Best Hikes Near the University of Central Florida Near Orlando Florida

by on September 22nd, 2014
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Hiking in Florida may seem like they would be rather monotonous with the same palmetto and pine scrub, but the plentitude of lakes and rivers adds variety and welcomes wildlife. Early morning is the best time to hike, especially just at first light because the temperature is cooler and the humidity is often lower. Also, you are more likely to encounter wildlife such as snakes out hunting. Common wildlife to see include deer, turkeys, snakes, lizards, frogs and toads, raccoon, and armadillo. The cry of the red shouldered hawks “ki ki ki” sounds like it is interested in dining at all times. They are often seen on posts, the ground, or perched in a tree. Their coloring can be quite startling with red shoulder patches and vivid white and black plumage. Here’s some great hikes you should try:

Best of Two Hikes at Little Big Econ State Forest [Photographs 1 and 2]

Take Hwy 426 east from downtown Oviedo until you pass Lockwood Road and Barr Street[1] where you find the trailhead. From the trailhead, you can cross the road and head through a wide fenced wooded walkway with lots of wildflowers for several miles until reaching open sandy floodplain with mixed forest and lots of interesting colored bugs. Heading in the other direction, you can pick your path, getting close to the river or staying beneath trees to get many scenic views of the river.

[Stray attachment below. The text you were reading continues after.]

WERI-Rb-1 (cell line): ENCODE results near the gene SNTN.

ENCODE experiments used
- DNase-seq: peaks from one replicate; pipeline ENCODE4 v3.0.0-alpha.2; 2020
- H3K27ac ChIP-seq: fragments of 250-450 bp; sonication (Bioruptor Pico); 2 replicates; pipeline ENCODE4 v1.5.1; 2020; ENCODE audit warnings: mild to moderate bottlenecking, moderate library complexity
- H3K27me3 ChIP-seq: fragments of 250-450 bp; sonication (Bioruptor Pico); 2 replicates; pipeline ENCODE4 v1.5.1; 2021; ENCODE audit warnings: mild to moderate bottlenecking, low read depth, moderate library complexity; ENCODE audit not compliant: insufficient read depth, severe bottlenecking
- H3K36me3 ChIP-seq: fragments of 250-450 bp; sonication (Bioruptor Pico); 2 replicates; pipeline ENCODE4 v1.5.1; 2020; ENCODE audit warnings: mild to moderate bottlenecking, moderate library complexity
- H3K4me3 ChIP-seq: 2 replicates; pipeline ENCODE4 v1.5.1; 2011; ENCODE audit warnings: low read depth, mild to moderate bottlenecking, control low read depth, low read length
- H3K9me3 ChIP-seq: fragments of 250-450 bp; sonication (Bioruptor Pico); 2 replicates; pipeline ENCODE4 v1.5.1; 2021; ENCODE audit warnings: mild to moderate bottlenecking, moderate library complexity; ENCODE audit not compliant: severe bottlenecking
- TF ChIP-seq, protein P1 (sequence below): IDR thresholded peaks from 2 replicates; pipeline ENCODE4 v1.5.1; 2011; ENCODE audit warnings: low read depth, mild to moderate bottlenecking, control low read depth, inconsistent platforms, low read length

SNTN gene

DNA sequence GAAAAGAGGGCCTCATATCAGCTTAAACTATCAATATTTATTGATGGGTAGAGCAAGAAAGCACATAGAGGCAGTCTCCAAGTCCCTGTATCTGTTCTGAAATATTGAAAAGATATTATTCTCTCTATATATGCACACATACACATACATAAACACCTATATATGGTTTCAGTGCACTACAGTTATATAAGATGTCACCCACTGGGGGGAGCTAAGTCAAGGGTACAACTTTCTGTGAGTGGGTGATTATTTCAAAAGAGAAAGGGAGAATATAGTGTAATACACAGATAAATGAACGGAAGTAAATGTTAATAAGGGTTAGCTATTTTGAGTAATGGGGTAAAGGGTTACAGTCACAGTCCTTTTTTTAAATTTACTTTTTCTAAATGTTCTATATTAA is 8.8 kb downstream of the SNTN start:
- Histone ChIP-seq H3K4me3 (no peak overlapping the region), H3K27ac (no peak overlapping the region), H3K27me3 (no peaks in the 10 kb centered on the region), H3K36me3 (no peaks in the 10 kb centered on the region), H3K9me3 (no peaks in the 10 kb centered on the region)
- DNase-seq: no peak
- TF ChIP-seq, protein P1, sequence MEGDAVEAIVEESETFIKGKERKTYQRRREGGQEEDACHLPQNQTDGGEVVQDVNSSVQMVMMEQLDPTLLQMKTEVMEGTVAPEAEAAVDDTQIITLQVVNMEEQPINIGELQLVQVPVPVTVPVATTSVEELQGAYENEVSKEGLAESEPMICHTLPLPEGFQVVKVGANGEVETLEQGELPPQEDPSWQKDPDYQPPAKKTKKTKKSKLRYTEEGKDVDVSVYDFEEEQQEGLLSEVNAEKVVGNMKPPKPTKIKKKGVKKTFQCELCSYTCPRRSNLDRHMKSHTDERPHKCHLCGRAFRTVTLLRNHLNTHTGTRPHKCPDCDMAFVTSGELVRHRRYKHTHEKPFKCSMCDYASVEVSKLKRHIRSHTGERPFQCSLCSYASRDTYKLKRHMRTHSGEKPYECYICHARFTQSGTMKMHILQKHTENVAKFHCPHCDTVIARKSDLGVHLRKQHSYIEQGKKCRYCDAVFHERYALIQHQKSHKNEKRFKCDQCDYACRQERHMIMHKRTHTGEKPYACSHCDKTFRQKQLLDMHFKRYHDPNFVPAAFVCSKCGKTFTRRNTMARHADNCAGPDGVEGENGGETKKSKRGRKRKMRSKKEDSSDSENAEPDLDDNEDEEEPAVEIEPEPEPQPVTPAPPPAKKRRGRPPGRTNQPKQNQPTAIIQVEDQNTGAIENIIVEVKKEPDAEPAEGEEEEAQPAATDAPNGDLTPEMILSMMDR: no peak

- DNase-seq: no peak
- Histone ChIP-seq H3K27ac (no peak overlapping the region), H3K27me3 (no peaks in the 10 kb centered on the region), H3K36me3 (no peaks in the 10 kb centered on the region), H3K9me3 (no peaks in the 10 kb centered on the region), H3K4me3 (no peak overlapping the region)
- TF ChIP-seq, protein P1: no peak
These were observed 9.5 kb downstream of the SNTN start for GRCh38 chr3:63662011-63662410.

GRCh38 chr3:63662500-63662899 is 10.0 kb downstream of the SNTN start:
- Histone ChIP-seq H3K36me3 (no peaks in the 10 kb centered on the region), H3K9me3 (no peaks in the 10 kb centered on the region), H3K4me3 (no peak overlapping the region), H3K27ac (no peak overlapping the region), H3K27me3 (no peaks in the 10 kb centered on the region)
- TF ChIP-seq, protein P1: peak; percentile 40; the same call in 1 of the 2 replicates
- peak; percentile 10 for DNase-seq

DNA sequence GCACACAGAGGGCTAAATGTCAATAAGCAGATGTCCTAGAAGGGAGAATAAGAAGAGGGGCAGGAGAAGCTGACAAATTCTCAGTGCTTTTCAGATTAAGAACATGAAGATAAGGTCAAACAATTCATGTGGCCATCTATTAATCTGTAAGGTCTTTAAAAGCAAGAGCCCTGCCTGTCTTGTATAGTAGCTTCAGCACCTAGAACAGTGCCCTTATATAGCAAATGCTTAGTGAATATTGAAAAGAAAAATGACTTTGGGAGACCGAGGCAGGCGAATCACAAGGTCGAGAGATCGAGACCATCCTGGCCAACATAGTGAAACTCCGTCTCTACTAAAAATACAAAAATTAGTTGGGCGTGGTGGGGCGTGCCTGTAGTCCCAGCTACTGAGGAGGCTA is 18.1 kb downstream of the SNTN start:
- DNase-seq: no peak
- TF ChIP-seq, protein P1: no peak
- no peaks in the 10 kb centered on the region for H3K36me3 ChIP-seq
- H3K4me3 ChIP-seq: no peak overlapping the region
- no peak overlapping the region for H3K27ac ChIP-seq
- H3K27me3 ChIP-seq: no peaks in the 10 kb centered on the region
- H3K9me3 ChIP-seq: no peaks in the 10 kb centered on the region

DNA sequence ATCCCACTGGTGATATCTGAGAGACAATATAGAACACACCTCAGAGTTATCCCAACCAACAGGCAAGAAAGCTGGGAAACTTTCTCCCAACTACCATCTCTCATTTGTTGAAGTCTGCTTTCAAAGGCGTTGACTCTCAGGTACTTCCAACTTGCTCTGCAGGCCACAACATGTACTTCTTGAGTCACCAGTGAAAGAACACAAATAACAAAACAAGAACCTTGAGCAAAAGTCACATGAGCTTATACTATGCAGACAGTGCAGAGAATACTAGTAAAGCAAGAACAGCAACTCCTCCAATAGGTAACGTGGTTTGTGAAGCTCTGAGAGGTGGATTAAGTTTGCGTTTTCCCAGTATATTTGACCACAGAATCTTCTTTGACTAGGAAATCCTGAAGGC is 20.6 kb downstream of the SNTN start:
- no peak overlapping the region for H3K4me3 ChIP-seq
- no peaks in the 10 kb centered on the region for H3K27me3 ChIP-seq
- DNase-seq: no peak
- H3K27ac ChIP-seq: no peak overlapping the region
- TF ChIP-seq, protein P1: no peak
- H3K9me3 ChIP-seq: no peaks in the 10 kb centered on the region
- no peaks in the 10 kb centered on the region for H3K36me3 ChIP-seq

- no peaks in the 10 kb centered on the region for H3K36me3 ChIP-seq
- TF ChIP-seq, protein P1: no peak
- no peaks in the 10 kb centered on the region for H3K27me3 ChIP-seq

Hikes at Wekiwa Springs and DeLeon Springs [Photograph 3]

These hikes are good during the morning and better if you bring a swimsuit for a dip afterward. Wekiwa Springs is in Longwood, from I-4 head Hwy 434 west to Wekiwa Springs Road[1]. Bring bug juice because mosquitoes were plentiful on the shorter boardwalk hike. DeLeon Springs is further afield; take I-4 to Sandford, then Hwy 17. Both parks have freshwater springs with regulated places to swim and also bathrooms and change rooms.

Econ River Wilderness Hike [Photograph 4]

Early morning you find plentiful wildlife along the river flood area. Many trails criss-cross the area and lead down to the river. The trees are sparse along the plain. A swamp by the parking lot is pretty especially with steam rising in the morning. From the University of Central Florida head east, turn right on McCulloch road and then continue to the parking area near the Old Lockwood Road.

Plan to bring water, a hat, and binoculars and a bird and wildlife book. Most of the available trails for for 2 miles or longer. More hikes are available from the source we use, “The Hiker’s Guide to the Sunshine State” written by Sandra Friend and full of lots of good tips and explanations of plants and fauna. You can find most places on MapQuest.

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